As the new year rang in this year, I did something I never thought I would do: I joined Netflix!
I resisted its siren lure as long as I could, fearing that I would turn into a recluse or one of those dreadful cinema snobs...but then I realized that I could watch as many German movies as meine Augen could handle...and then suddenly it seemed like an educational project. Sign me up, Mr. Netflick!
Well, things started out promisingly enough, with a viewing of "Kebab Connection," (Sibel Kekilli, post-porno scandal), then moved into the Herzog standards, "Stroszek" (enjoyable) and "Herz aus Glas" (creepy, dude). But then came...
Whoa. Okay, it's clear that the distributors recognize the cult/camp appeal: I mean, take a look at that CD cover! What were the East Germans thinking? I suppose possibly they were hoping that they could distract the cinema-going youth from the real events of 1968, which looked more like this:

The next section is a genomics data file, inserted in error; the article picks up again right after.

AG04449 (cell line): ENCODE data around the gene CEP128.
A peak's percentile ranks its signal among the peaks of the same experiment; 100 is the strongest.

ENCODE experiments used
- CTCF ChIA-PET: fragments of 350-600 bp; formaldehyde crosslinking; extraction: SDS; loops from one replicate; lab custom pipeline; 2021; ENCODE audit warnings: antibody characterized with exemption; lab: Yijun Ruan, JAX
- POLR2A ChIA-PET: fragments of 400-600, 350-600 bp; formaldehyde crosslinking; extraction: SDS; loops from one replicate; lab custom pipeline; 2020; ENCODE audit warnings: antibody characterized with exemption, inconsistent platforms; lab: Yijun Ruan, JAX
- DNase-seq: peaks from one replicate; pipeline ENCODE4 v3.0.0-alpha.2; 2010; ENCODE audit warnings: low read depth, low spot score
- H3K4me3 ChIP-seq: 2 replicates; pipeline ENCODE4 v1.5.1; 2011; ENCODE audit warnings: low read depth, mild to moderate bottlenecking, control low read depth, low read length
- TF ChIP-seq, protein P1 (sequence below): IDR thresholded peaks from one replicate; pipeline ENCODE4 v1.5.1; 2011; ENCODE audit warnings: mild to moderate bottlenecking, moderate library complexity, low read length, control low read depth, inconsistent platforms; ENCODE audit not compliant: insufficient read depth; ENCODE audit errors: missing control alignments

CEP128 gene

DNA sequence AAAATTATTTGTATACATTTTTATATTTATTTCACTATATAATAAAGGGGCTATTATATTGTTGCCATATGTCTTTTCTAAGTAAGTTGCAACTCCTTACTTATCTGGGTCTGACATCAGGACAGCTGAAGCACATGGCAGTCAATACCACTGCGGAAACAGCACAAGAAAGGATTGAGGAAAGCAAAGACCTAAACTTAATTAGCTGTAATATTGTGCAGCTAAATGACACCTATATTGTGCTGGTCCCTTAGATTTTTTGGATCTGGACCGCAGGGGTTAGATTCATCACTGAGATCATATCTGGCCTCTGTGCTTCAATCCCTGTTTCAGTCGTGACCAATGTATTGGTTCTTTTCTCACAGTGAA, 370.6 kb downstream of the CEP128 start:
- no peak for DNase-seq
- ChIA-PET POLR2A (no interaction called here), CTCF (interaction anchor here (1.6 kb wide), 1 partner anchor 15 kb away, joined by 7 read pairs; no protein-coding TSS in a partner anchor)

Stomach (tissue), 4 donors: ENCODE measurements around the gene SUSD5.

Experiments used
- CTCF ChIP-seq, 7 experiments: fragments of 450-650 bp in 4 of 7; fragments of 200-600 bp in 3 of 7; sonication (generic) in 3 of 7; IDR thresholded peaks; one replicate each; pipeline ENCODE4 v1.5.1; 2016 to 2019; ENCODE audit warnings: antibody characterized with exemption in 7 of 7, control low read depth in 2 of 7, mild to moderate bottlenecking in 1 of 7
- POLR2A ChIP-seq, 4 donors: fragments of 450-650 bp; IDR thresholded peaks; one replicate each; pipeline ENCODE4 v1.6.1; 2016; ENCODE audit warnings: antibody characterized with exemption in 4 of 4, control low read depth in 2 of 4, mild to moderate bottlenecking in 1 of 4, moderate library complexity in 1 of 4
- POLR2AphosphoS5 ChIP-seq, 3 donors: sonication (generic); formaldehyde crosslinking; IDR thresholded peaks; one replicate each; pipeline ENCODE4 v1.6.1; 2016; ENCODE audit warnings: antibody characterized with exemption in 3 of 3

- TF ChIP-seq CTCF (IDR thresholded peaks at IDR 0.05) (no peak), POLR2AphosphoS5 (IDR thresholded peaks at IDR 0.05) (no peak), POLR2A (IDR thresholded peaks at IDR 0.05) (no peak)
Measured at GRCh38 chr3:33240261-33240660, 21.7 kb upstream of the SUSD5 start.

than like this:
But let's not get caught up in these litte nuances. How can you not love a movie that features frisky East German teenagers, jawdropping dance sequences (on the Baltic Sea! in barns! on moving train cars!), hilarious lyrics that aren't particularly well-translated, and a plot line that emphasizes the collective good over individual love?
Answer: you can't. Especially when you add in these dudes:
who are initially derided as "halb-Männer" before the ladies come to their senses and start snogging them. Halb-Männer or halb-nekkid? I think the answer is obvious, no?
Saturday, January 20, 2007
There has been plenty written about the angry bears in Russia who can't hibernate, the snowmobile clubs in Vermont whose members are dejectedly sitting out the season, and the fact that we're all going to suffer a big fat drought in the spring...while it's all pretty awful and apocalyptic, I'm just glad that one day I'll be an old-timer who can regale all the local children with the tales of the time snow fell in NYC back in 2007.